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Old May 15th, 2003, 12:14 PM   #1
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Getting good audio

As I mentioned in a previous post, I have been struggling to get good audio at the events that I am filming. The situation is usually a bit tricky, because there isn't a single good recording spot. Many of the performances that I film are school performances, typically kid's performances. Often there are microphones on stage that pick up and amplify the singers. The speakers for these microphones are on on the floor on each side of the stage pointing towards the audience. In addition, there is often a separate CD player with its own amplifier and speakers located on one side of the stage that provides background music for the songs. Often there is a piano player as well on one side. The front row of the audience is typically 10 feet or less from the stage. If you record the sound from the back of the auditorium, you get a good mix of the background music and singing. Unfortunately, you also get every baby crying, cell phone, ... in the audience as well. If you get right up close to the stage to reduce the audience noise, then you often have problems with the mix of background music to singing, because the proximity to the speakers can have a big impact. You also don't know ahead of time what mix is needed, because the teachers aren't reliable when it comes to setting volumes during the performance (hence you can't get it all figured out at the rehearsal). I am wondering what suggestions if any you might have on how to best deal with this situation. Here are some specific questions:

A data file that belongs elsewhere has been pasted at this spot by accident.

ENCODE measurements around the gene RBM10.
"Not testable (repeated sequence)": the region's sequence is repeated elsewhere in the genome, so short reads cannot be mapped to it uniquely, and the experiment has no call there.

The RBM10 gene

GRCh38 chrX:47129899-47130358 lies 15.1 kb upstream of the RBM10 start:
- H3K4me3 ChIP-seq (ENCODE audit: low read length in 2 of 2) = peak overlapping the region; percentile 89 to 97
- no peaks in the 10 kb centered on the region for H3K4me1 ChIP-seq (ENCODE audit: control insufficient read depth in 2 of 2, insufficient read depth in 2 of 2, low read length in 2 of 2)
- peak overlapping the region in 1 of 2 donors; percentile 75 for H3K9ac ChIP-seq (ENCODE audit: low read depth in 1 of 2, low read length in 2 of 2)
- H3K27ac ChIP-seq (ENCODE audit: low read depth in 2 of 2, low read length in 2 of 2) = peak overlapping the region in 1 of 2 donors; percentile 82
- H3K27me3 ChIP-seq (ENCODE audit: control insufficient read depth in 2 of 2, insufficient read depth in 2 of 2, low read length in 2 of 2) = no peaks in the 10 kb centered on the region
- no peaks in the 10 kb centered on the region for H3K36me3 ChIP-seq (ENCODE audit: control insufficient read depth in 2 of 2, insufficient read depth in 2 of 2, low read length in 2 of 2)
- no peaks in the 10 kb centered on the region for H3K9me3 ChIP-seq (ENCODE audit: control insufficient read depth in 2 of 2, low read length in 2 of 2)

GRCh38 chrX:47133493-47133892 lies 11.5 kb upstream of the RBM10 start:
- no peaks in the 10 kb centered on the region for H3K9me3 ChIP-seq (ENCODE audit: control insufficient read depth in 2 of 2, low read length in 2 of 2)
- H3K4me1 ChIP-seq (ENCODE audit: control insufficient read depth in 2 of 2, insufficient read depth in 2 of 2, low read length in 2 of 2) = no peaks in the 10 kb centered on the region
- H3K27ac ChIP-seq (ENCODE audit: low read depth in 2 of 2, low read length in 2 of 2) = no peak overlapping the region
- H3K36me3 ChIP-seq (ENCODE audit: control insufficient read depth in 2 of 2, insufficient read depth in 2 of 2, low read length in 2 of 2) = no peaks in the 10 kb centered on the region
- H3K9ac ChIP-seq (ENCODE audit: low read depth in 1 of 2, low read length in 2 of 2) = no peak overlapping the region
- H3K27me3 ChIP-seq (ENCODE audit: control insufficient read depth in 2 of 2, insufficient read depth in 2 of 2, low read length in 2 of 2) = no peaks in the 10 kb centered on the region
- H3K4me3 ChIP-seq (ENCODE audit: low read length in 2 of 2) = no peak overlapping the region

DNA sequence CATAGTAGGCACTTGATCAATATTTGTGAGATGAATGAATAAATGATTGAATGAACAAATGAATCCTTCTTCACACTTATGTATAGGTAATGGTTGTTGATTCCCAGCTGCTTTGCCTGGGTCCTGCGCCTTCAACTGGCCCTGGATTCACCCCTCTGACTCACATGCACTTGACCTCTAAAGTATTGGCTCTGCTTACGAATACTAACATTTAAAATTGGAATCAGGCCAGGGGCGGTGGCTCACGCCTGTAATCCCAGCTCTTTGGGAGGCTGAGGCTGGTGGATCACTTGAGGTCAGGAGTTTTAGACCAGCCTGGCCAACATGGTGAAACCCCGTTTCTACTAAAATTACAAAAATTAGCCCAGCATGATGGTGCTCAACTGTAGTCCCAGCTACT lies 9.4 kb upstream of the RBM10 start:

1. I know that I should be hooking into the sound board for the main stage mikes, but I'm not really sure how to do that. I am at the back of the auditorium filming and I can't run a cable to the sound board. I have a Sennheiser 100 Evolution wireless transmitter that is designed to plug onto the back end of an XLR microphone, but I'd be afraid of putting a line level signal into it. Any suggestions for how to deal with this? Are there attenuators designed to reduce the signal to an acceptable level? Often the only output appears to be a 1/4 inch plug for headphones. Is this what I would use if I had a suitable attenuator? Are there any good references where I can read up on hooking into sound boards? I've never done it and I'd like some more education on the best way to do this.